On the other hand. Citizens for Gallen Committee (1978) that one political campaign’s use of 15 seconds of its opponent’s campaign song in a political advertisement constituted fair use. Jean BrillatSavarin wrote The Physiology of Taste in 1825 and died the following year. But simply translating a work from one medium to another is generally not enough. and made large-scale. It is only used for vessel hull designs. his works were accepted as 9. . When a literary work is transformed into a film.C. You may freely copy the original French version. 7. Publishers Inc. the Supreme Court in Harper & Row. But death isn’t the only factor to consider.No such luck. Thompson are protected and will be for some time. v.S. Yet another “rule” attempting to quantify permissible copying.K. which are seen in supermarkets and kitchens. On the one hand. when drawings or designs are sufficiently original and creative to receive copyright protection.” More recently. the U. Dimension Films (June 2005) found that a filmmaker’s repeated sampling of two seconds of a copyrighted sound recording constituted infringement. But for many works that existed before the enactment of the current law. The plays of William Shakespeare and the novels of Jane Austen are definitely in the public domain. Thus. the less will be the significance of other factors. the books of the living Norman Mailer and the recently dead Hunter S. The “30 Seconds of Music” Cutoff The “Use (D) For Drawings” Rule This admonition actually has some basis in fact. Whether there has been transformation of the original work. You can be sure that the producers of the movies based on the Harry Potter books obtained (and paid handsomely for) J. the U.F. Court of Appeals for the 6th Circuit in Bridgeport Music Inc. either. The Supreme Court noted in the Acuff-Rose case that “the more transformative the new work. This means you may play a Beethoven sonata on your piano. or a poem is set to music. §1306). Romeo! wherefore art thou Romeo?” but not the more recent commentary. More complications can arise in relation to specific editions of works. For example. which is exhibited in galleries and museums. and a new translation by Fayette Robinson was published in 2004. Ludwig van Beethoven has been dead since 1827. so his works are in the public domain. Fisher translated the book into English in 1949. Similarly. 1978. endures for the life of the author plus 70 years (17 U. a particular edition with helpful footnotes. two-dimensional artwork. v. District Court for New Hampshire held in Keep Thomson Governor Committee v. is considered by courts in determining if there has been infringement and if there is a fair-use defense. This means that some of the novels of F.S. the author of the new work must seek authorization from the author of the underlying work. and not just mechanical reproduction. or even for all technical drawings. You may copy. Indeed. Nation Enterprises (1985) rejected The Nation magazine's fair-use defense despite the fact that it had used only 300 words verbatim from a 200. but both translations are protected by copyright. although “Romeo and Juliet” is in the public domain. One famous example is Andy Warhol's paintings of Campbell soup cans. §302). it can be tricky to calculate just how long copyright lasts. an introduction. the 9th Circuit in Kelly v.000word unpublished manuscript of former President Gerald Ford’s memoirs. who arguably have been dead for a very long time. 6. Other transformations do fall under fair use.S. “O Romeo. §304). as provided by the Digital Millennium Copyright Act (17 U. Rowling's permission. this one states that up to 30 seconds of music can be borrowed without obtaining permission. But a sound recording made rather more recently by the National Symphony Orchestra is not. and explanatory essays may be protected by copyright. You know the mantra: No bright lines for fair use. (2003) found that an Internet search engine’s reduction of a photographer’s work to low-resolution thumbnail images was sufficiently transformative. Generally. It is generally safe to copy the works of authors who have been dead for a very long time. but not for all drawings and designs. like commercialism.C. three-dimensional consumer products.K. Arriba Soft Corp. Scott Fitzgerald and Ernest Hemingway. the correct notice is the better-known symbol ©.S. 1.C. Placing the symbol (D) on a work is a recognized form of copyright notice. The “Go Ahead If The Author’s Very Dead” Exception This “rule” is not all myth.S. so this work is in the public domain. 8. The “New Medium Is a Green Light” Rule Many works created by authors who died years ago certainly are in the public domain. protection for works created before 1978 can extend up to 95 years from first publication (17 U. but you cannot copy a sound recording of someone else’s recent performance of that sonata without authorization from the recording company. When Warhol took small-scale. Due to the Sonny Bono Copyright Term Extension Act. And we can assume that works by living authors and authors who just recently died are still protected because the current law is clear: Copyright protection for works created by an individual author on or after Jan. that may weigh against a finding of fair use. are still under copyright protection. Translations may also present complications. But M.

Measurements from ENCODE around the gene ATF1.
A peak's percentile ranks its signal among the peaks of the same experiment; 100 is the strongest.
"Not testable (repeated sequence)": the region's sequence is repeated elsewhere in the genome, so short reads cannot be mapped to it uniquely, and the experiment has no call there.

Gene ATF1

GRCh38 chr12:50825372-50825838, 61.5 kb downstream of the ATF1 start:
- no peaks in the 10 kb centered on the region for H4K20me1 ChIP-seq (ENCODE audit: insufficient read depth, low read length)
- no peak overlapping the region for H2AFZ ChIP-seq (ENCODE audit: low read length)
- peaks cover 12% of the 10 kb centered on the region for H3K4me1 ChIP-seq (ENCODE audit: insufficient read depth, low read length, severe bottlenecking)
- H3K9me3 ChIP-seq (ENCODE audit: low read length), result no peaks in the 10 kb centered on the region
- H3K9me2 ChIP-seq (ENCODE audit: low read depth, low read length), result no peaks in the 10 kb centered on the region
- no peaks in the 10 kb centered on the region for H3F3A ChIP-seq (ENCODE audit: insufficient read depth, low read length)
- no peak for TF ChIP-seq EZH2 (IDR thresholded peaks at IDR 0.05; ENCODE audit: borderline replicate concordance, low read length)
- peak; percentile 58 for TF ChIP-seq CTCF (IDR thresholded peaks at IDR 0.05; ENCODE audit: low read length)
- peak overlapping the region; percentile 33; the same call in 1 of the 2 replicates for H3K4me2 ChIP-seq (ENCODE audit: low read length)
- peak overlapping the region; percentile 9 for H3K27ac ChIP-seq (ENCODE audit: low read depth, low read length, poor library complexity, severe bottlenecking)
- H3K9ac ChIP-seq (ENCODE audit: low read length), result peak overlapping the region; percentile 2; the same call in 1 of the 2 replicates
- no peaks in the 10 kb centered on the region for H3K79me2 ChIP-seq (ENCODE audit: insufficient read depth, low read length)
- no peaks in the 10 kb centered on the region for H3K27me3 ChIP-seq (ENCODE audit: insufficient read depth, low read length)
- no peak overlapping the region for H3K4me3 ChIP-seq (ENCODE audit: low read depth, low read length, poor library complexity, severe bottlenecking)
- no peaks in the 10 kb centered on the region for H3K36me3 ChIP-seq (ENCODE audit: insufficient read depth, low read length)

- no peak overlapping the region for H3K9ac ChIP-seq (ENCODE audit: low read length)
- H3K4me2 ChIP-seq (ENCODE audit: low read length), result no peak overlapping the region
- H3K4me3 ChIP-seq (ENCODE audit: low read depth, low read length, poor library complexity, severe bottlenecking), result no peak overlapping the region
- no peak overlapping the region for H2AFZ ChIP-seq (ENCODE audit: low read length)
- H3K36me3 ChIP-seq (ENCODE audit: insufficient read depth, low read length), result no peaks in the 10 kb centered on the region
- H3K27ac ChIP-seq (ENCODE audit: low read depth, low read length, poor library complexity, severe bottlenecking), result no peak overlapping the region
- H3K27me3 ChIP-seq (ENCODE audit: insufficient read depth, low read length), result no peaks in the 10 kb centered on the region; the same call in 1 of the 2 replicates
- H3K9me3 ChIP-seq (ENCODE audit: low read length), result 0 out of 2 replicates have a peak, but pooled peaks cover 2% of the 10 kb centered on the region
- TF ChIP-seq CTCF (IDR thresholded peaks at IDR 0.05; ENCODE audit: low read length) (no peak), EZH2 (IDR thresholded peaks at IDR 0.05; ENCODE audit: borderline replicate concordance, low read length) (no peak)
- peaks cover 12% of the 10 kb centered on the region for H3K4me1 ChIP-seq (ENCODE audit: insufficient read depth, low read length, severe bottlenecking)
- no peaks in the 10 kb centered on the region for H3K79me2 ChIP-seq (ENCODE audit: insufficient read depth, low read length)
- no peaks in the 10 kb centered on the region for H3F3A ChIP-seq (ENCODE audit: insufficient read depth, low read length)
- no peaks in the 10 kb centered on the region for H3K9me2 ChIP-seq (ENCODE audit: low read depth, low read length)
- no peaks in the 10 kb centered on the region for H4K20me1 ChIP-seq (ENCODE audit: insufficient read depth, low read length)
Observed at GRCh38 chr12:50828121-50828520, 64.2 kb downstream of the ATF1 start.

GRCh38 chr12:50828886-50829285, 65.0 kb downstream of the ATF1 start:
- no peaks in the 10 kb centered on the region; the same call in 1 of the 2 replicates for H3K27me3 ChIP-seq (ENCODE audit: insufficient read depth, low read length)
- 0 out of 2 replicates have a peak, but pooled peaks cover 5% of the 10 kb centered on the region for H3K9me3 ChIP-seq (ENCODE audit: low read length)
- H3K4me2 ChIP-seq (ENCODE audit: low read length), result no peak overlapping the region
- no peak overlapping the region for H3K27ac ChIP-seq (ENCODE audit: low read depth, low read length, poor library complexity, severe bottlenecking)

Penguin Books U. If authors are sampling or otherwise borrowing from the work of others. Under certain circumstances. will not excuse you from liability for infringement. So forget the myths.A.S.” but even that only serves to reduce the amount of damages you owe. The artist transformed the underlying material enough to avoid an infringement action. Her practice is focused on copyright.J. it is necessary to get permission before any creative effort to transform an existing work into another medium.noninfringing. office of Drinker Biddle & Reath. The 2nd Circuit in Rogers v. The fact that a work can be accessed from the Internet does not mean it is in the public domain or otherwise up for grabs. just as they would want other authors to ask permission of them.) Content users should take steps to clear rights before making use of existing works. Similarly. Tshirts. is often recognized as fair use. they should seek permission. This means that following a rule that you believe to be true. She can be reached at janet. The “Parody Not Prohibited” Rule So let's review: Authors and other copyright owners should register their works with the Copyright Office. because. It’s not the law just because it is written somewhere. etc. The Copyright Act is a strict liability statute. In fact. The foundation also refers those parties to the Campbell Soup Co. Simpson trial in the style of children’s book “The Cat in the Hat. Koons (1992) found that even if Koons' work could be characterized as satire or parody. that include a reproduction of one of the paintings. for her research assistance. so that they can obtain licenses from Campbell to produce such derivative works. (1997) upheld a preliminary injunction 10. trademark. But the parody must be about the underlying work and not just created in the same style as the underlying work. But Warhol is the exception. The author would like to thank Luna M. among other reasons. when the artist Jeff Koons made a sculptural work. he was held to have infringed. like criticism and news reporting. Assuming that a particular appropriation will be considered fair use can be risky.fries@dbr. but which turns out to be a myth. the original work must be the subject of the parody. an associate at Drinker Biddle & Reath. (Sometimes. it was an infringement because the satire or parody in the work was directed at society in general and not specifically at the work of Rogers. it is interesting to note how the Warhol Foundation currently handles derivative works based on the soup-can paintings. inquiries should be made. . Seuss Enterprises LP v. The foundation grants licenses to parties to make posters. “String of Puppies. Seuss. you can plead “innocent infringement.” based on a photograph by Art Rogers.com. That is. when an author created a book about the O. not the rule. Janet Fries is counsel in the D. Parody. This “rule” contains a significant element of truth.” the 9th Circuit in Dr. and Internet law. good manners and the law are consistent. entertainment. Generally. one should obtain permission or seek legal advice. For instance. Fries also serves on the board of directors of Washington Area Lawyers for the Arts. Samman. Creators and content users need to know the real copyright rules—and follow them. If there is any uncertainty as to whether something can be copied.C. the subject of the parody was not the work of Theodore Geisel aka Dr.